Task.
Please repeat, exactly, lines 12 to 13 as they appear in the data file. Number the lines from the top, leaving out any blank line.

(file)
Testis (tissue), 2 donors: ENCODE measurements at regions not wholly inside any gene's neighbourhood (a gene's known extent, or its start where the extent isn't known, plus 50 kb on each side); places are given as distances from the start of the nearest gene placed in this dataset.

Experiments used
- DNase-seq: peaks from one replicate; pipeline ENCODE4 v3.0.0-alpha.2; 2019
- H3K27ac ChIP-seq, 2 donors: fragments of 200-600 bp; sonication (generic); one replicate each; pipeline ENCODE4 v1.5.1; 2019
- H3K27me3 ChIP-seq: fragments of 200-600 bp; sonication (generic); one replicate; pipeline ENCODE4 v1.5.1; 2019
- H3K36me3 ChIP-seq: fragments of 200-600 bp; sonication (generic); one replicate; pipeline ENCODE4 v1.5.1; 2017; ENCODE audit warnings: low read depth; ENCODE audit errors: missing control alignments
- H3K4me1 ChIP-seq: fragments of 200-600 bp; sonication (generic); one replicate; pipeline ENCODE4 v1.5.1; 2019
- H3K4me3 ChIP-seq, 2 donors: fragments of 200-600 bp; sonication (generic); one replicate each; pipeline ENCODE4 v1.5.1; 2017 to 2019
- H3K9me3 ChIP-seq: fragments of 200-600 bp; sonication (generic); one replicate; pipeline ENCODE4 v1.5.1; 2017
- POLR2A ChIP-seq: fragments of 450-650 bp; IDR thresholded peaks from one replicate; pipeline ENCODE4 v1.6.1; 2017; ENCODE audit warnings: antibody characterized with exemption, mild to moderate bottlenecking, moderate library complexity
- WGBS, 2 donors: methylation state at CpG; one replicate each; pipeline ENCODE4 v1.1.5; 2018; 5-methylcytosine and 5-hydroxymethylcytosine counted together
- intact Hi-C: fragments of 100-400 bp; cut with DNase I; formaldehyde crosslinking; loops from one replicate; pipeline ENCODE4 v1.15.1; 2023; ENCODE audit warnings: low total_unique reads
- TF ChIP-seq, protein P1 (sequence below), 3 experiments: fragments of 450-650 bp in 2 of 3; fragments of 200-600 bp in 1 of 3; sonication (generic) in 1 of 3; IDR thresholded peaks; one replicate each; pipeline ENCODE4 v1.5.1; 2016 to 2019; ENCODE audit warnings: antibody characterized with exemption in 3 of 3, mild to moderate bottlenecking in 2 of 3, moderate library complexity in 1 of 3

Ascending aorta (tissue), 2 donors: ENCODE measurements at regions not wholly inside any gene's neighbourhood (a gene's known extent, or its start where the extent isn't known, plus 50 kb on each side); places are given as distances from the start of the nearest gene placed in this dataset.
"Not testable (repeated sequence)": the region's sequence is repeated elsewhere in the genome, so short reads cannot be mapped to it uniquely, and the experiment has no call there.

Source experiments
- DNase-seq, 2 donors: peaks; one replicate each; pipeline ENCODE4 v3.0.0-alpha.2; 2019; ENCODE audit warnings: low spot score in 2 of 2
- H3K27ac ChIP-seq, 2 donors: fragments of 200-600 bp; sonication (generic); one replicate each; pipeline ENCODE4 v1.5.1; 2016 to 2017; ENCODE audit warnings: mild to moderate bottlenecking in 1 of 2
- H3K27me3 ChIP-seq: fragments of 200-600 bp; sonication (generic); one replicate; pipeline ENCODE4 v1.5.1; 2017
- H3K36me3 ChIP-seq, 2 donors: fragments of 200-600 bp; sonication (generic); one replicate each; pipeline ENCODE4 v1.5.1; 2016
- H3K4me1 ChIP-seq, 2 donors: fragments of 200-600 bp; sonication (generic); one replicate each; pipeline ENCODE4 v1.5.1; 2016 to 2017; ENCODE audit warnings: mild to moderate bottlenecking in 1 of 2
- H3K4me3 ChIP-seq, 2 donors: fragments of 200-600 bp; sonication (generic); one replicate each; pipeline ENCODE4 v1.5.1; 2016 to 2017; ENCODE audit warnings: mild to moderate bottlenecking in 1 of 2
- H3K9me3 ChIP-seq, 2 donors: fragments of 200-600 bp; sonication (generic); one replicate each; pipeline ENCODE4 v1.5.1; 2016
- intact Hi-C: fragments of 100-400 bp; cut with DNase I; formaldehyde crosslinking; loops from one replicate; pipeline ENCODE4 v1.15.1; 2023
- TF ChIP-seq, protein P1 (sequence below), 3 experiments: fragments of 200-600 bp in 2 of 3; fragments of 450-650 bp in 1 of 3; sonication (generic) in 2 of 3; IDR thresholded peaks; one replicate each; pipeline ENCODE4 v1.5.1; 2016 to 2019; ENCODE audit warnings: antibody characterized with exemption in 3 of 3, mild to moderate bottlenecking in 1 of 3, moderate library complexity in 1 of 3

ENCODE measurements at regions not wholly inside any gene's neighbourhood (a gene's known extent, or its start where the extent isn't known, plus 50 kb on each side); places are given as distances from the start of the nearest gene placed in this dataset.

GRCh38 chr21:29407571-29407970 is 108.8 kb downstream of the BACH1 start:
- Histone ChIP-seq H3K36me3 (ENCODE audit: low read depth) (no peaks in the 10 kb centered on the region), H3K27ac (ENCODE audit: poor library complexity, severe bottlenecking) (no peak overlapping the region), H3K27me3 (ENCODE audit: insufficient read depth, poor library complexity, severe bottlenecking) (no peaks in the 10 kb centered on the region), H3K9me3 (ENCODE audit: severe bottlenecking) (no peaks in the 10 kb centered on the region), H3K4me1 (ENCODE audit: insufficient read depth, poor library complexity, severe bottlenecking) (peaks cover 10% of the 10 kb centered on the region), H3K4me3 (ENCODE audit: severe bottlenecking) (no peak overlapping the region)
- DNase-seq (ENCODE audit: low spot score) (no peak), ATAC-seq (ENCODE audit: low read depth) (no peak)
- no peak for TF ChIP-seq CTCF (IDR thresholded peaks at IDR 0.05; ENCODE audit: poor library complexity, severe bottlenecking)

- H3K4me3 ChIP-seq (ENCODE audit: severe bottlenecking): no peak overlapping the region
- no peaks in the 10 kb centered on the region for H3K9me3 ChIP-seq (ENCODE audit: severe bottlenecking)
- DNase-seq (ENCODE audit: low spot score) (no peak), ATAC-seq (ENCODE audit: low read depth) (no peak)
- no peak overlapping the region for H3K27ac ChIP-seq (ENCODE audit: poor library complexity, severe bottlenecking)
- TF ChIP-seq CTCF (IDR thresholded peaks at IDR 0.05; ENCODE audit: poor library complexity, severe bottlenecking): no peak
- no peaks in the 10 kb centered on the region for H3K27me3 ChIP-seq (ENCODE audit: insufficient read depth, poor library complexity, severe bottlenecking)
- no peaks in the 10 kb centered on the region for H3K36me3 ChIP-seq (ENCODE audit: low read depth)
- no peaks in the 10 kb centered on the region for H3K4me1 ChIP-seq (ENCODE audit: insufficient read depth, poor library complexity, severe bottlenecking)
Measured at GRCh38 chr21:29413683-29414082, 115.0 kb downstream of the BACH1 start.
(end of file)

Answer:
- intact Hi-C: fragments of 100-400 bp; cut with DNase I; formaldehyde crosslinking; loops from one replicate; pipeline ENCODE4 v1.15.1; 2023; ENCODE audit warnings: low total_unique reads
- TF ChIP-seq, protein P1 (sequence below), 3 experiments: fragments of 450-650 bp in 2 of 3; fragments of 200-600 bp in 1 of 3; sonication (generic) in 1 of 3; IDR thresholded peaks; one replicate each; pipeline ENCODE4 v1.5.1; 2016 to 2019; ENCODE audit warnings: antibody characterized with exemption in 3 of 3, mild to moderate bottlenecking in 2 of 3, moderate library complexity in 1 of 3